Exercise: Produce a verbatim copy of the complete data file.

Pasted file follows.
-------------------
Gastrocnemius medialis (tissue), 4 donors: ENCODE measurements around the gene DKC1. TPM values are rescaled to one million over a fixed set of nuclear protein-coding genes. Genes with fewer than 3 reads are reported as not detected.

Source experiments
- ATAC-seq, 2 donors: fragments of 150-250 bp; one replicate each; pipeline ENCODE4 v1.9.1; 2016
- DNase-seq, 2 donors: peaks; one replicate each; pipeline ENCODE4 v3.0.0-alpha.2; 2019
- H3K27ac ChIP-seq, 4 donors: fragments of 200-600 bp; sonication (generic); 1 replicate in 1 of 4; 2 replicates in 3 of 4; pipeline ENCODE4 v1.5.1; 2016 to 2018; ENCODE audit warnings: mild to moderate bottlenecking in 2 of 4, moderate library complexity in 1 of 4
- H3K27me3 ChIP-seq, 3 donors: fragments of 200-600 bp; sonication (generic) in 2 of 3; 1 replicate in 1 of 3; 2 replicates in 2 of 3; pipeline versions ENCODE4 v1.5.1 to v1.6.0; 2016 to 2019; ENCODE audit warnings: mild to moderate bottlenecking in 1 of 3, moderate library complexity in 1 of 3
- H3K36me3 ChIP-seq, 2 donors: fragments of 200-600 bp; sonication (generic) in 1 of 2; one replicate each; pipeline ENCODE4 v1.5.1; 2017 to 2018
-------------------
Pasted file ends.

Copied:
Gastrocnemius medialis (tissue), 4 donors: ENCODE measurements around the gene DKC1. TPM values are rescaled to one million over a fixed set of nuclear protein-coding genes. Genes with fewer than 3 reads are reported as not detected.

Source experiments
- ATAC-seq, 2 donors: fragments of 150-250 bp; one replicate each; pipeline ENCODE4 v1.9.1; 2016
- DNase-seq, 2 donors: peaks; one replicate each; pipeline ENCODE4 v3.0.0-alpha.2; 2019
- H3K27ac ChIP-seq, 4 donors: fragments of 200-600 bp; sonication (generic); 1 replicate in 1 of 4; 2 replicates in 3 of 4; pipeline ENCODE4 v1.5.1; 2016 to 2018; ENCODE audit warnings: mild to moderate bottlenecking in 2 of 4, moderate library complexity in 1 of 4
- H3K27me3 ChIP-seq, 3 donors: fragments of 200-600 bp; sonication (generic) in 2 of 3; 1 replicate in 1 of 3; 2 replicates in 2 of 3; pipeline versions ENCODE4 v1.5.1 to v1.6.0; 2016 to 2019; ENCODE audit warnings: mild to moderate bottlenecking in 1 of 3, moderate library complexity in 1 of 3
- H3K36me3 ChIP-seq, 2 donors: fragments of 200-600 bp; sonication (generic) in 1 of 2; one replicate each; pipeline ENCODE4 v1.5.1; 2017 to 2018